Can Eating Fish During Pregnancy Really Help Boost A Child's Brain Development?

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Feb 07, 2017 09:46 AM EST

Caring during pregnancy is very important for the health of the mother and fetus. An expectant mother should avoid alcohol and cigarettes at the same time; she should have a healthy diet, experts say.

Researchers have conducted a study among 2,000 pregnant women who consumed fatty fish like swordfish, tuna, and albacore along with lean fish, shellfish, and swordfish. The researchers conducted the follow-up study after the child was born. They conducted the test on the cognitive functions of these children when they completed 14 months and five years old, Forbes reports.

Below are some facts on a fish's nutrients a woman must know before conceiving.

Nutrients in fish can help improve brain cognitive functions in an infant. Studies show that the children of mothers who had more quantity of fish during their pregnancy show better IQ performance, Live Science reports. There didn't seem to have the chance of developing autism in these children.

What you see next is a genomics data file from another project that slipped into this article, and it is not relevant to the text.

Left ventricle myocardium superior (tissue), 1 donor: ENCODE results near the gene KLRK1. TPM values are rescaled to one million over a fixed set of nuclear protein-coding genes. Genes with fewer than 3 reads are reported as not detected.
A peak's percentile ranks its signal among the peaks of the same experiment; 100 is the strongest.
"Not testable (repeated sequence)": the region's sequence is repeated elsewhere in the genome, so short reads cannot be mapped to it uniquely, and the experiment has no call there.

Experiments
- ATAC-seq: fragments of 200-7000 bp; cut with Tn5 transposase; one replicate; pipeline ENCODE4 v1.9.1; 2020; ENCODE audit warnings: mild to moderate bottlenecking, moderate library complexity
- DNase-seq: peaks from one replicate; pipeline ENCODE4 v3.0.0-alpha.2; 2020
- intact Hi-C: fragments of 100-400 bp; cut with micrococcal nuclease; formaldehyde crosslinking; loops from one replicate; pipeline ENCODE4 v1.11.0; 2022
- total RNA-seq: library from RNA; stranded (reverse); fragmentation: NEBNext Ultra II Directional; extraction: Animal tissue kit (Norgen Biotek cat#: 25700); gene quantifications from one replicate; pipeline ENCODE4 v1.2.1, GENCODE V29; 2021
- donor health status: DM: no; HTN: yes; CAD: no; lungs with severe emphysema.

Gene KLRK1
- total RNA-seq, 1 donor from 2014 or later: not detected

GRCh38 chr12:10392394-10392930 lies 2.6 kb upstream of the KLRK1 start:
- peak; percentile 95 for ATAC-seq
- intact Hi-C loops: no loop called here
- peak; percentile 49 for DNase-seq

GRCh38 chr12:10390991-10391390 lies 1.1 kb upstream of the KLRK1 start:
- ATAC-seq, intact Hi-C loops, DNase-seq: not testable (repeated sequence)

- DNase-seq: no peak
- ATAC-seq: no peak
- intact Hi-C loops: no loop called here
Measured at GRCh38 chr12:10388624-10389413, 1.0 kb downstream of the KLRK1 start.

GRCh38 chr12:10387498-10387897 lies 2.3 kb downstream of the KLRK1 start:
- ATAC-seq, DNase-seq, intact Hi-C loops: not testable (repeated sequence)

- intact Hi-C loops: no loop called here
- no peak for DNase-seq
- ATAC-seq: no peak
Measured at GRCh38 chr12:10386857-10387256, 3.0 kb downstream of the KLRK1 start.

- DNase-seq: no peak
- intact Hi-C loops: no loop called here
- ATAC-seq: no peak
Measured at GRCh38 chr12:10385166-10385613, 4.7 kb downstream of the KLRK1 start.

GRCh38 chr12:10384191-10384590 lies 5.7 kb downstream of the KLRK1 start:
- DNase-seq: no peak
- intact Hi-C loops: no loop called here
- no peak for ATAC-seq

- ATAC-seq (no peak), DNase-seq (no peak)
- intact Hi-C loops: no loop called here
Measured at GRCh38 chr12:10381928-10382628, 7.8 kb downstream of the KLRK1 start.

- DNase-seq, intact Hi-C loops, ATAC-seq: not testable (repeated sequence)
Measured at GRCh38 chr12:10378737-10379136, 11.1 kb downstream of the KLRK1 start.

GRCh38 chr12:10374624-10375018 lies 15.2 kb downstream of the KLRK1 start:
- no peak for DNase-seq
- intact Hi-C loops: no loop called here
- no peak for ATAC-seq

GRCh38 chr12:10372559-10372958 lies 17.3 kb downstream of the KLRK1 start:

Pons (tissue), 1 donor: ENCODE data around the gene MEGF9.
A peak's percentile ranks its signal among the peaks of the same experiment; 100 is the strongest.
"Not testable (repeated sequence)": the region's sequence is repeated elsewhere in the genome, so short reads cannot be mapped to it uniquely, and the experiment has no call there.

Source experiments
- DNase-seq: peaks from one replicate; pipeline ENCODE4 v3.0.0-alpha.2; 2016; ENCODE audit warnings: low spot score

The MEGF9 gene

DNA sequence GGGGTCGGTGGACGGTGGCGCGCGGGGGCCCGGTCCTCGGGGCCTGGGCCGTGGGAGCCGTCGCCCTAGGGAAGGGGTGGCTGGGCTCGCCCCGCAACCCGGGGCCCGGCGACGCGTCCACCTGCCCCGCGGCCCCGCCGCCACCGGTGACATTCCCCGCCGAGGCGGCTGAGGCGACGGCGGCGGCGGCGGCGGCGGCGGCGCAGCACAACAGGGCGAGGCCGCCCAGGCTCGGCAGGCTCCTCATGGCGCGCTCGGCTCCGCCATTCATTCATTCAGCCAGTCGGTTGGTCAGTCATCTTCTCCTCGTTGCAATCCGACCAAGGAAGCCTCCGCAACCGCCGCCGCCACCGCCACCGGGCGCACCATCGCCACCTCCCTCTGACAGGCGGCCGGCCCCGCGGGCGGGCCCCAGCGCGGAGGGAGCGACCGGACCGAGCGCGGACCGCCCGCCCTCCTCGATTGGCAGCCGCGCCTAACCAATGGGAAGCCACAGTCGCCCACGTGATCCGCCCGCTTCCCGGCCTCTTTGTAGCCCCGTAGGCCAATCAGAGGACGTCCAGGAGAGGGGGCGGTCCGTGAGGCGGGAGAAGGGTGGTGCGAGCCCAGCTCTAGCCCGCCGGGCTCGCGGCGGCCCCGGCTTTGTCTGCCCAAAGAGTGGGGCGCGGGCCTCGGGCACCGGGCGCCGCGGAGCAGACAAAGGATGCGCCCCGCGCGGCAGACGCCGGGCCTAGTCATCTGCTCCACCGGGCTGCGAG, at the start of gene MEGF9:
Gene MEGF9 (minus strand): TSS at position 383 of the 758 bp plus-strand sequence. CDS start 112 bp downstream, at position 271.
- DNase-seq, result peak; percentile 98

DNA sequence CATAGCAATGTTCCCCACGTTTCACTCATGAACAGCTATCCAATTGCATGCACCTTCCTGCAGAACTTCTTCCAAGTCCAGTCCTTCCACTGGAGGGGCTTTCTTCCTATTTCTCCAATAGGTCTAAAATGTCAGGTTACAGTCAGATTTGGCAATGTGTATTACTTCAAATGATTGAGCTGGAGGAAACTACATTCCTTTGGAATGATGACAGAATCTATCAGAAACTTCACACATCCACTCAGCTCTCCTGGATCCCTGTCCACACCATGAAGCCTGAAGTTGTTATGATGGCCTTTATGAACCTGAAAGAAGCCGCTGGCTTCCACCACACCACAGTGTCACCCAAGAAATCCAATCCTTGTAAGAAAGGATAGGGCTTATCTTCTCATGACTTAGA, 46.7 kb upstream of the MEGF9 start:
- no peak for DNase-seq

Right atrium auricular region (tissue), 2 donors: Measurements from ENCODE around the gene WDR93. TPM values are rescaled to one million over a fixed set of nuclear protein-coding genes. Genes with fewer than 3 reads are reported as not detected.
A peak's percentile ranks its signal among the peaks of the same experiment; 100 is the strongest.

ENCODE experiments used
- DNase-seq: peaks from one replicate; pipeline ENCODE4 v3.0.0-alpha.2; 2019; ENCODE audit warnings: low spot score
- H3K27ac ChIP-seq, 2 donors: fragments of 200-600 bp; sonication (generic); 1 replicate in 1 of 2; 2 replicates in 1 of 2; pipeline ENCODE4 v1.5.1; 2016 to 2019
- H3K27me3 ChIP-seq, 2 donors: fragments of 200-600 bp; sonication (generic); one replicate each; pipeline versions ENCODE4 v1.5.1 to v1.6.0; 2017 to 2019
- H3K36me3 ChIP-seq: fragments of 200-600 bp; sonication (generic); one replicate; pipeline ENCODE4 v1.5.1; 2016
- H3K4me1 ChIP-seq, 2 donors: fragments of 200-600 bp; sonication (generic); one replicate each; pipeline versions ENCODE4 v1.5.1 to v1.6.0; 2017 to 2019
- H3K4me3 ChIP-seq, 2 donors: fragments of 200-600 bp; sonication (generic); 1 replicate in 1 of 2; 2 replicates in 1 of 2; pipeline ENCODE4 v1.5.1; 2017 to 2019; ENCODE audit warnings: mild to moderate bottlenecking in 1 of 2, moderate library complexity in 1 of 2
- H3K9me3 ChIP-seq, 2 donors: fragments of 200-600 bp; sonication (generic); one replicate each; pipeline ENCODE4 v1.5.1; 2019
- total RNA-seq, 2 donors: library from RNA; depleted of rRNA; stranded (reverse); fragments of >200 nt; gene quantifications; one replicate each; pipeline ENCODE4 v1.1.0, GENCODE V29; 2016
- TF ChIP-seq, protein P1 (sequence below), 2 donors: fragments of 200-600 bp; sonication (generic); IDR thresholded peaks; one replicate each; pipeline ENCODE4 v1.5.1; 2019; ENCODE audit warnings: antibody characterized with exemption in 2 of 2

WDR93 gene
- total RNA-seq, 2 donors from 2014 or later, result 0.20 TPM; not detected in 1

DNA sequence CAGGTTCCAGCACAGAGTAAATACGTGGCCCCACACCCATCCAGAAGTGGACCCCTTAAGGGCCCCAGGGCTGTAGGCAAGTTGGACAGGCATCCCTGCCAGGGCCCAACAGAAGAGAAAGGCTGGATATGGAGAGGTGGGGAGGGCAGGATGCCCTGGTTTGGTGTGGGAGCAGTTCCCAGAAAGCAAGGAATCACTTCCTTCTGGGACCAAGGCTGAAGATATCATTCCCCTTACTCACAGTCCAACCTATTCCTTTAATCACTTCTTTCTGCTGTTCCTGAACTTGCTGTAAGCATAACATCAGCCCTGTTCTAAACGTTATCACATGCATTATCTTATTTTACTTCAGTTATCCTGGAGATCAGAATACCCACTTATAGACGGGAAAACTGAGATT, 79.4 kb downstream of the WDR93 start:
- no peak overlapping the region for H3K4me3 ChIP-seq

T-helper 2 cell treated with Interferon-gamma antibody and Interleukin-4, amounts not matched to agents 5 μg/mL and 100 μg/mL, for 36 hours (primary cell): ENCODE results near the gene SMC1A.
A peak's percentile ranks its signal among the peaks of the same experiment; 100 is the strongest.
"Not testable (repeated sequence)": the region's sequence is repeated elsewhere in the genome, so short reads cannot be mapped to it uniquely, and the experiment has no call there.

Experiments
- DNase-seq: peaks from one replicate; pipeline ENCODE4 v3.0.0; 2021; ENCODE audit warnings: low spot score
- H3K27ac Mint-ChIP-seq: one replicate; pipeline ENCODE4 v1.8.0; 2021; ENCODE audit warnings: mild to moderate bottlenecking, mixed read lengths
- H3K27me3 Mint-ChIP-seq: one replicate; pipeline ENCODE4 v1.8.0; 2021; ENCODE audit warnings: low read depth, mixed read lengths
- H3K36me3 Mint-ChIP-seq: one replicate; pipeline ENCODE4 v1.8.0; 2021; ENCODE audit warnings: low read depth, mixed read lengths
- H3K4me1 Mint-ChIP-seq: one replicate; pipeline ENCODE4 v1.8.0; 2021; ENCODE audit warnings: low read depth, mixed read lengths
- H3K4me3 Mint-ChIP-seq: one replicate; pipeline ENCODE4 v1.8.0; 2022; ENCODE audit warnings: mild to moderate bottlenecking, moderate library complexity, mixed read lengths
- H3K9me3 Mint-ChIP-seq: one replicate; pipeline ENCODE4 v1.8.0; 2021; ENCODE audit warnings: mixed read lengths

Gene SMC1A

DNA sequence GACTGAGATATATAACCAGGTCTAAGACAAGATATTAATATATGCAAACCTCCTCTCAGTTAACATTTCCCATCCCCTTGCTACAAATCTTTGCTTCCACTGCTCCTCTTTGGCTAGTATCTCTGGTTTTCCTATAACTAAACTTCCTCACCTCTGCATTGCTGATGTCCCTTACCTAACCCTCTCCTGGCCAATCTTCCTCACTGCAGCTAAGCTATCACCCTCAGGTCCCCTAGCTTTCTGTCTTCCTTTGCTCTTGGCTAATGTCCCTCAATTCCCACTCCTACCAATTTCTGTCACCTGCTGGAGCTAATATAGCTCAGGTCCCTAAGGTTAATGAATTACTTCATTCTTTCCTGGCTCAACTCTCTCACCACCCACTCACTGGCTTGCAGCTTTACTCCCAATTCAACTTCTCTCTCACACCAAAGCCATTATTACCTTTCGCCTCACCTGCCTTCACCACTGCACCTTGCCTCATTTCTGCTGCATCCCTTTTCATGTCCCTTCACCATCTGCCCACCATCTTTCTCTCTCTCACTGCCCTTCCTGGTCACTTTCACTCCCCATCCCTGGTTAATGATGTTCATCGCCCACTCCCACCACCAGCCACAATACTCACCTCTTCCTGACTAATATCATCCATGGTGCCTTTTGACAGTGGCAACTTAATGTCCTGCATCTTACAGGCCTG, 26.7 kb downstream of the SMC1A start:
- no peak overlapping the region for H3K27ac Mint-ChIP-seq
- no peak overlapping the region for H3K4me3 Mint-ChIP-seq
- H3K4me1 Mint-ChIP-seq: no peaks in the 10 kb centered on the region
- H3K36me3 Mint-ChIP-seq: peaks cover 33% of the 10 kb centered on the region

Children of mothers who had 21 ounces of fish in a week do not show the signs of mercury. Uncontrollable eating of fish leads to the excess deposit of mercury; it is unhealthy for the fetus' nervous system. Omega-3 fatty acids in the fish help brain development in the fetus. Fish like tuna carries mercury; at the same time, this kind of fish possesses omega-3 fatty acid and DHA, which helps brain growth.

The U.S. Food and Drug Administration recommend that pregnant women can consume two to three servings of fish each week. They can eat the fish like salmon that holds small content of mercury. Children who are exposed to fish have the special language learning skills. Women who are trying for a child should consume fish like salmon and catfish, which are considered to have less mercury.

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